Friday, 23 February 2018

English mining disaster victims records join FindmyPast

The latest releases this week on FindmyPast (www.findmypast.co.uk):

There are over 175,334 records available to search this Findmypast Friday, including:


Greater London Marriage Index
Over 94,000 new records from the Royal College of Arms covering historic chapels at St James Duke's Place, Gray's Inn, Somerset House and the Austin Friars Dutch Reform Church are now available to search. Dating back to the early 1500's the records will reveal details of your ancestor's residence, occupation, marriage and spouse. A number of records also include images of original documents.

England, Mining Disaster Victims
Discover the names and circumstances of those who died in mining accidents with over 9,000 transcripts that list their name, birth year, age, event date, colliery, and incident details. Four counties are represented in the records: Derbyshire, Leicestershire, Nottinghamshire, and Yorkshire. This collection has been obtained from the Alan Beales Database of Fatalities in the Coal Fields. Additional information about the records can we found on the source's website.

Derbyshire Parish Records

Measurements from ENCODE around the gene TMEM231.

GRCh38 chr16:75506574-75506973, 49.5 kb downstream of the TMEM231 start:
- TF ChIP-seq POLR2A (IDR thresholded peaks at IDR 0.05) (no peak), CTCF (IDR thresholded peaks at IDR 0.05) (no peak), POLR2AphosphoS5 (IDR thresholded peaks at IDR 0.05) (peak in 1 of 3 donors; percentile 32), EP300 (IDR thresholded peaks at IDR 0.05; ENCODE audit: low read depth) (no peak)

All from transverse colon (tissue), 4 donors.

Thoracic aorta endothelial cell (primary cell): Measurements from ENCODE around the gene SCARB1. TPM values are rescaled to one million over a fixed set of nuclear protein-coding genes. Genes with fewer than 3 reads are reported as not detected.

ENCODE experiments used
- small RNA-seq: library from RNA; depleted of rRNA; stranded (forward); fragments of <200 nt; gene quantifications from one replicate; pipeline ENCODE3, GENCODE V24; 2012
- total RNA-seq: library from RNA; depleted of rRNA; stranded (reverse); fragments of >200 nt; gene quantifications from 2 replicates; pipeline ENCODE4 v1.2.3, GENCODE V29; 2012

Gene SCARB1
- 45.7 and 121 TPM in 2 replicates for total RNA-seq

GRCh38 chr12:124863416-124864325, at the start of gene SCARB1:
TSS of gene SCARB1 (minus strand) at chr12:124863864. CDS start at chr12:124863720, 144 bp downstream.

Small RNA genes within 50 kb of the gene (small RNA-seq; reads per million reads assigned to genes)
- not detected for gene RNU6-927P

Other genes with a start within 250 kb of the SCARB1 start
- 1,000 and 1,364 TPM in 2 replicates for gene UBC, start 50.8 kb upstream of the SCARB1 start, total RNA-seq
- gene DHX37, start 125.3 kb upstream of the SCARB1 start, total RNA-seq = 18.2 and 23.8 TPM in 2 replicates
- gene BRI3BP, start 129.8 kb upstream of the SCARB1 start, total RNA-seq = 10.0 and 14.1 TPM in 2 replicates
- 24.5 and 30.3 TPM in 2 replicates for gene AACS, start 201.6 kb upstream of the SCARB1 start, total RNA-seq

Brand new records covering the parishes of Alvaston, Boulton, Chellaston, Holbrook, Longford, Newton Solney and Wilne have been added to our collection of Derbyshire Parish records, including:

255,626 Baptisms
126,083 Marriages
16,902 Burials

Irish Newspapers
Over 54,000 new articles and one new title, the Social Review (published from 1888 to 1924), have been added to our collection of historical Dublin Newspapers.

Further details and relevant links via https://blog.findmypast.co.uk/findmypast-friday-2538210222.html.

Chris

For my genealogy guide books, visit http://britishgenes.blogspot.co.uk/p/my-books.html, whilst details of my research service are at www.ScotlandsGreatestStory.co.uk. Further content is also published daily on The GENES Blog Facebook page at www.facebook.com/BritishGENES.

Thursday, 22 February 2018

Colour Tithe Maps for Buckinghamshire added to TheGenealogist

From TheGenealogist (www.thegenealogist.co.uk):

Colour Tithe Maps for Buckinghamshire added to TheGenealogist

TheGenealogist has added Colour Tithe Maps from The National Archives to their National Tithe Records collection. With this release researchers can see the plots owned or occupied by ancestors that lived in this ‘home county’ at the time of the survey in the 19th century.

Colour Tithe map of Buckingham 1847

The new data includes:

● Over 40,000 Plots of Land covering the years from 1837 to 1855 with some much later plans of altered apportionments

● Joining the apportionment record books and the previously published greyscale maps



These tagged colour maps and their fully searchable tithe schedule records are from those held at The National Archives. The collection gives the family history researcher the ability to search by name and keyword (for example parish or county) to look for all levels of society from large estate owners to occupiers of tiny plots such as a cottage or a cowshed.

Read TheGenealogist’s article: https://www.thegenealogist.co.uk/featuredarticles/2018/buckinghamshires-colour-tithe-maps-online-748/

(With thanks to Nick Thorne)

Chris